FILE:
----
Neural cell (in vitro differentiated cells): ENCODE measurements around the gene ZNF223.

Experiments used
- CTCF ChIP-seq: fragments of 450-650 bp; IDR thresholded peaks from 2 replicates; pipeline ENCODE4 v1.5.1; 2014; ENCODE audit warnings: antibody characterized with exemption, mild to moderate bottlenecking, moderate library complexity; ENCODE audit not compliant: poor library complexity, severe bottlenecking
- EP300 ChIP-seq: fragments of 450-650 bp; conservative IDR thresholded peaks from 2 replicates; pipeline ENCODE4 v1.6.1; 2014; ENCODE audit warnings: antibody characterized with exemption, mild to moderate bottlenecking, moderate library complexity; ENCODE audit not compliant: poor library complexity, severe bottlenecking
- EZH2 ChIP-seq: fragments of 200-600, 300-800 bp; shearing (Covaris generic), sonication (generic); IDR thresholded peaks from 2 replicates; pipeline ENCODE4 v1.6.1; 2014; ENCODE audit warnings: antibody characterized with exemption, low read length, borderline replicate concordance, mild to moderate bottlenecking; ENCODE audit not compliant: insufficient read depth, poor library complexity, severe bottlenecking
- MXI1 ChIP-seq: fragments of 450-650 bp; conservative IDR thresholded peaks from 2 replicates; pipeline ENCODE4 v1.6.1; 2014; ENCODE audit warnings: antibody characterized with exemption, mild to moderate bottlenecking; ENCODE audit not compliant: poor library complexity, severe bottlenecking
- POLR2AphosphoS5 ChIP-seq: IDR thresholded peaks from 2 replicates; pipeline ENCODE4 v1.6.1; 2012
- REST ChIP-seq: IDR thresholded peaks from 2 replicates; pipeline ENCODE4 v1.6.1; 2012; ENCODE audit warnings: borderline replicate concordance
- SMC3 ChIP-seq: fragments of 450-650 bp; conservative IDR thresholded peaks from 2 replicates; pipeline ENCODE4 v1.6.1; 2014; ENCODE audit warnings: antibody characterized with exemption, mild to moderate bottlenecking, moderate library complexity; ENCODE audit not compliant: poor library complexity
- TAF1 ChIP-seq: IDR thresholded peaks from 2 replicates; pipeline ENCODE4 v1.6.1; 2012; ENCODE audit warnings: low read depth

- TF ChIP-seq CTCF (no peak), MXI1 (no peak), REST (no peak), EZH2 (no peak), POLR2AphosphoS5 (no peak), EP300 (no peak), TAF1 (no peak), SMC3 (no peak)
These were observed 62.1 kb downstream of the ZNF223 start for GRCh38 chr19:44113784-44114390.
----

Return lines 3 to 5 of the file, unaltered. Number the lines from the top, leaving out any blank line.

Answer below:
- CTCF ChIP-seq: fragments of 450-650 bp; IDR thresholded peaks from 2 replicates; pipeline ENCODE4 v1.5.1; 2014; ENCODE audit warnings: antibody characterized with exemption, mild to moderate bottlenecking, moderate library complexity; ENCODE audit not compliant: poor library complexity, severe bottlenecking
- EP300 ChIP-seq: fragments of 450-650 bp; conservative IDR thresholded peaks from 2 replicates; pipeline ENCODE4 v1.6.1; 2014; ENCODE audit warnings: antibody characterized with exemption, mild to moderate bottlenecking, moderate library complexity; ENCODE audit not compliant: poor library complexity, severe bottlenecking
- EZH2 ChIP-seq: fragments of 200-600, 300-800 bp; shearing (Covaris generic), sonication (generic); IDR thresholded peaks from 2 replicates; pipeline ENCODE4 v1.6.1; 2014; ENCODE audit warnings: antibody characterized with exemption, low read length, borderline replicate concordance, mild to moderate bottlenecking; ENCODE audit not compliant: insufficient read depth, poor library complexity, severe bottlenecking